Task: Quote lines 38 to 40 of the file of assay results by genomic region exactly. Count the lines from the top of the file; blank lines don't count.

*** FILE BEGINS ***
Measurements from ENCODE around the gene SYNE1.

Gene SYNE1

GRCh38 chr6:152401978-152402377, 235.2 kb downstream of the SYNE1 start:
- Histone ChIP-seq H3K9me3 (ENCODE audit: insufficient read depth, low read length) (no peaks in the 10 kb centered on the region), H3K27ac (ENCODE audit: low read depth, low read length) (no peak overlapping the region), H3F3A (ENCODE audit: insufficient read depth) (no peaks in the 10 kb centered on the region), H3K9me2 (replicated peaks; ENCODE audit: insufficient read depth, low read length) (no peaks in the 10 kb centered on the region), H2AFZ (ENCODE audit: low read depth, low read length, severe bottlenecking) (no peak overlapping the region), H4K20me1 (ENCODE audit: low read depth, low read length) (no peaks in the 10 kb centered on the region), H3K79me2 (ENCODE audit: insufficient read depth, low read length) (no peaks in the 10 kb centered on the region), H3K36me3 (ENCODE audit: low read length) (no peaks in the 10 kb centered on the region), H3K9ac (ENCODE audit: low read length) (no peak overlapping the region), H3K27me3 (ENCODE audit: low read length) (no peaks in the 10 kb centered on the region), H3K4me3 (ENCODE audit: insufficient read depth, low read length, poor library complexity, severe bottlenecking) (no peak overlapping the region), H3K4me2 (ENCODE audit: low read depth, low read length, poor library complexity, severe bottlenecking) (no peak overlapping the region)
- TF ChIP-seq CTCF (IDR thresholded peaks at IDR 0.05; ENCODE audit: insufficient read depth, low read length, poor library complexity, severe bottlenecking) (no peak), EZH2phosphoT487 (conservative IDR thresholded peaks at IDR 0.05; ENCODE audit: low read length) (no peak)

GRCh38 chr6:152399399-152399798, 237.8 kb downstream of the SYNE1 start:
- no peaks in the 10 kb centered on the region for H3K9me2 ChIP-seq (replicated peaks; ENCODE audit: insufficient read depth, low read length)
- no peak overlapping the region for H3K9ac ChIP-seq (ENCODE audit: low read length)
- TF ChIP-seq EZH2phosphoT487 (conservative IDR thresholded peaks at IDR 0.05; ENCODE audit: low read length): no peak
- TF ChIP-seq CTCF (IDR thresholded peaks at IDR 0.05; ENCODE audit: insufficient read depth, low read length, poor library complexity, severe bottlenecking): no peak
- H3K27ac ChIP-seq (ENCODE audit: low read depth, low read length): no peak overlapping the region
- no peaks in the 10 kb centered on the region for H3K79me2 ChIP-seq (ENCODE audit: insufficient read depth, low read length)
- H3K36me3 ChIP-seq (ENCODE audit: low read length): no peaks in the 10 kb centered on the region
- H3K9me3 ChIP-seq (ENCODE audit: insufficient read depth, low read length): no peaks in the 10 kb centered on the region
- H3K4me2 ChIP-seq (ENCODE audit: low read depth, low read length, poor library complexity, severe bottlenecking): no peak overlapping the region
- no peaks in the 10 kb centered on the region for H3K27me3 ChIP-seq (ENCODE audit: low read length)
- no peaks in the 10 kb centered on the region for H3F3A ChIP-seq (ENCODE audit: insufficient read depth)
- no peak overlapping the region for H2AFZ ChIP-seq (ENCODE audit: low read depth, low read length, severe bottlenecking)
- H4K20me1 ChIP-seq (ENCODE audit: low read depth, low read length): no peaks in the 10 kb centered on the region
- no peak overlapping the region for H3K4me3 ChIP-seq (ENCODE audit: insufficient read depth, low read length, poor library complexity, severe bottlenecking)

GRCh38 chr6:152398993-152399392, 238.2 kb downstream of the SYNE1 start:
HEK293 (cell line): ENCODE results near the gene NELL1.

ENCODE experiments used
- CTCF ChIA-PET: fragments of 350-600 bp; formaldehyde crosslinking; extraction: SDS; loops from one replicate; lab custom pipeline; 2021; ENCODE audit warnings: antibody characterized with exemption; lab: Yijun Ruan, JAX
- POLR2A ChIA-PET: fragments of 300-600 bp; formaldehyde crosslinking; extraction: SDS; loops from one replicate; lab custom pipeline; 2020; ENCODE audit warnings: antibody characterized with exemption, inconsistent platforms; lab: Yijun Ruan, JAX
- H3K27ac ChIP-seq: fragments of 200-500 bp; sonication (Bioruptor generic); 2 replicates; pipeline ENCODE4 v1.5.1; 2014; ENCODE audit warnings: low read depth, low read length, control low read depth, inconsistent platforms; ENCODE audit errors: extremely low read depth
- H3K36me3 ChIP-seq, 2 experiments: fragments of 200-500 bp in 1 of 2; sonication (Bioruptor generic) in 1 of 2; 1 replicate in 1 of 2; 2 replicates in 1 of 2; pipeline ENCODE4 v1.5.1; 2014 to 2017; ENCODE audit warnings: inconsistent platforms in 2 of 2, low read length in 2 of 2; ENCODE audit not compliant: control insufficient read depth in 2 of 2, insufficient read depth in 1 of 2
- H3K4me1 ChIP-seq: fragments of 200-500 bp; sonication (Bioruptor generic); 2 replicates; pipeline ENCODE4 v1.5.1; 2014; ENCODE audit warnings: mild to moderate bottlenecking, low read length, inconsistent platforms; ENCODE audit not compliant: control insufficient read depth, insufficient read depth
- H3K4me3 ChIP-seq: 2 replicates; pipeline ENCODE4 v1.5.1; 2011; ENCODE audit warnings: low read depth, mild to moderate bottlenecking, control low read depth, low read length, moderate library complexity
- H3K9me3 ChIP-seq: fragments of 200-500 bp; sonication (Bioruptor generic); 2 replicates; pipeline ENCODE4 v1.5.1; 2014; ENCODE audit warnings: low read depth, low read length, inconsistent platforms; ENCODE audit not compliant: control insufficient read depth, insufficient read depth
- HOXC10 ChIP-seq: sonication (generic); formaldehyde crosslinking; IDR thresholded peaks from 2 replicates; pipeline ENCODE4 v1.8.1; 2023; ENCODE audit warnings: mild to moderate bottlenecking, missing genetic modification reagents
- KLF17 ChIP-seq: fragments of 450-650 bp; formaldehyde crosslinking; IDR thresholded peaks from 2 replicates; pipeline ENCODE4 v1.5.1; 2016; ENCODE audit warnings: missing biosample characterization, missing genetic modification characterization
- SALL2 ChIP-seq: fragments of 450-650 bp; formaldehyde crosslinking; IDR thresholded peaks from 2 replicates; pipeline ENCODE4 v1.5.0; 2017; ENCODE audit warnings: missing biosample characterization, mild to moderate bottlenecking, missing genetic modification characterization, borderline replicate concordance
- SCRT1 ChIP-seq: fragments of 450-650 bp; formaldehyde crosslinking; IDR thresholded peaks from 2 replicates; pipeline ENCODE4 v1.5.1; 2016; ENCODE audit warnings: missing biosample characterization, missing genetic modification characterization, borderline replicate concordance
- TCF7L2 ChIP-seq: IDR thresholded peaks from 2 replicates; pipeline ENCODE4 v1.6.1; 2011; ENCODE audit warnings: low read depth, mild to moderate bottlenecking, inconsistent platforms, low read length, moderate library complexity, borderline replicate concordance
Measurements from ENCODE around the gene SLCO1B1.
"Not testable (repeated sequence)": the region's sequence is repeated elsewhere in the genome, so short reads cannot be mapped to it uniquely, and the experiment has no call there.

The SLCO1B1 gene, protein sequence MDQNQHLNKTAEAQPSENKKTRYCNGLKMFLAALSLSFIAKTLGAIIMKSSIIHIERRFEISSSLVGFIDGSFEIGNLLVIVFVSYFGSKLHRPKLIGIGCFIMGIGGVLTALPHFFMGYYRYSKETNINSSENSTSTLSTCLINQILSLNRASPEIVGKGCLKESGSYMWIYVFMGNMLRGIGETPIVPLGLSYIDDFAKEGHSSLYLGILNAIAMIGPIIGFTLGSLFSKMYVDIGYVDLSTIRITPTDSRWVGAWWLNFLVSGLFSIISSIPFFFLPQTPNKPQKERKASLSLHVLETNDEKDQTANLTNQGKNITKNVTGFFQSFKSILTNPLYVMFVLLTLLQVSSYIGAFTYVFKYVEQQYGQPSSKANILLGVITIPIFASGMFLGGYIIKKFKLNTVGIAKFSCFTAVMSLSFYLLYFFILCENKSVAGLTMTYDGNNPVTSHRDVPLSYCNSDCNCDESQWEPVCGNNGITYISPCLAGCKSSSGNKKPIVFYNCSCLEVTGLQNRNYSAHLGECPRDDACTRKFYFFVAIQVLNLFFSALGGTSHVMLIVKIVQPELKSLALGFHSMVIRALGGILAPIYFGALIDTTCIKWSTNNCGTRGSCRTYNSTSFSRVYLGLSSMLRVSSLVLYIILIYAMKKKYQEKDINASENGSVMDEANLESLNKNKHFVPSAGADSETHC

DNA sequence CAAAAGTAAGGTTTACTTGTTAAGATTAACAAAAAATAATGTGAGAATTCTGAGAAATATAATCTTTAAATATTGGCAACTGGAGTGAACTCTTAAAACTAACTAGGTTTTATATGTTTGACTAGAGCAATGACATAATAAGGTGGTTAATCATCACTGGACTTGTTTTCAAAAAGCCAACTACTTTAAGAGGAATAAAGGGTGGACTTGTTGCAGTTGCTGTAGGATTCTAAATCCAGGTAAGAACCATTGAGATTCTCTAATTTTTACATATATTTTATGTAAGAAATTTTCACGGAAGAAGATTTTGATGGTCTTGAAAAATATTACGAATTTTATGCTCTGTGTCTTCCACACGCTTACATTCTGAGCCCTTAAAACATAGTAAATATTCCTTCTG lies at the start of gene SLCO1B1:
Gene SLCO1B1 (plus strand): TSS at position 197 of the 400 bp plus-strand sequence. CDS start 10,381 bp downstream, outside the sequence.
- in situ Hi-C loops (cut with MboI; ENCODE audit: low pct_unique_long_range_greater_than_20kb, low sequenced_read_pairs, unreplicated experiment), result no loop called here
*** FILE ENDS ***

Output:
The SLCO1B1 gene, protein sequence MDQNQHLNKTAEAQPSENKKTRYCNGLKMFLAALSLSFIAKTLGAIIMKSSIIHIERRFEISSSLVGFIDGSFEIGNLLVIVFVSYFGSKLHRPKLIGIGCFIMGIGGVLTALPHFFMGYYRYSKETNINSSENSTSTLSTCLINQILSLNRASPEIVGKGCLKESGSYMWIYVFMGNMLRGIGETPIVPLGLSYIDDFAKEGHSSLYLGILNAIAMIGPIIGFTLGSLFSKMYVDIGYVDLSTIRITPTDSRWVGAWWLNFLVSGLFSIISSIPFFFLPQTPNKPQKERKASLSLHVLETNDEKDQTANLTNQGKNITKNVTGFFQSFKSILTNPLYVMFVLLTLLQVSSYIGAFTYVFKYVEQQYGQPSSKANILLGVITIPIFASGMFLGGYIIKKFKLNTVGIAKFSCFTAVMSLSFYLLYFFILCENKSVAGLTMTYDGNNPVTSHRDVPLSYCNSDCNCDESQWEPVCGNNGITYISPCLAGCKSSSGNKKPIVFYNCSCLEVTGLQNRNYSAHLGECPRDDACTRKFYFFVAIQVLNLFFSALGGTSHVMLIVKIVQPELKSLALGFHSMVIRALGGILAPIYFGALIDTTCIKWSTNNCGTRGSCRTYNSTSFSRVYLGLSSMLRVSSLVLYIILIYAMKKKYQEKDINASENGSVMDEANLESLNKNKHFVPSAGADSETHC

DNA sequence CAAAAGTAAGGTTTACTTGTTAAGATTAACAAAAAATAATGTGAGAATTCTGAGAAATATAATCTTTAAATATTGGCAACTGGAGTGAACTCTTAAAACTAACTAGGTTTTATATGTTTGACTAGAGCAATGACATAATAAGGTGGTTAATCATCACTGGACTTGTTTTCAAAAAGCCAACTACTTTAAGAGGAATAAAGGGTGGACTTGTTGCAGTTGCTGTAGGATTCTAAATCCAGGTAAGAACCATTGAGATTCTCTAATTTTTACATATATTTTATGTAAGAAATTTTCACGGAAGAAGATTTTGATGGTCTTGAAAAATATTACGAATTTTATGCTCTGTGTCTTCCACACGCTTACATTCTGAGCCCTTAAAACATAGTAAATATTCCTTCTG lies at the start of gene SLCO1B1:
Gene SLCO1B1 (plus strand): TSS at position 197 of the 400 bp plus-strand sequence. CDS start 10,381 bp downstream, outside the sequence.